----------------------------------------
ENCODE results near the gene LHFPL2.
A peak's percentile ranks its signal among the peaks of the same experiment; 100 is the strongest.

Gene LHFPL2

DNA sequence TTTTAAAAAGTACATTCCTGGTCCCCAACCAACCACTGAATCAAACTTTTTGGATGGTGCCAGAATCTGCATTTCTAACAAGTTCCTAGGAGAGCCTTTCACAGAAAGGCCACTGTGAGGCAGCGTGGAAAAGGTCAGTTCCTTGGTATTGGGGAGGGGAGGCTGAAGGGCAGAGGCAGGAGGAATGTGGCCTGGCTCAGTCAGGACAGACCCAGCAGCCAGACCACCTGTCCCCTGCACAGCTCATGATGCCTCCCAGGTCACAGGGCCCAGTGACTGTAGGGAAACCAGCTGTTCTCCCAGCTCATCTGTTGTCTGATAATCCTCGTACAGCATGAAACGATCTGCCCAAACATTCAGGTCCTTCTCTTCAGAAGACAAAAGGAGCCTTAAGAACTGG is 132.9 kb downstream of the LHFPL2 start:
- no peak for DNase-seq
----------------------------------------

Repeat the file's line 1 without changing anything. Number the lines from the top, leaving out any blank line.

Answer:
ENCODE results near the gene LHFPL2.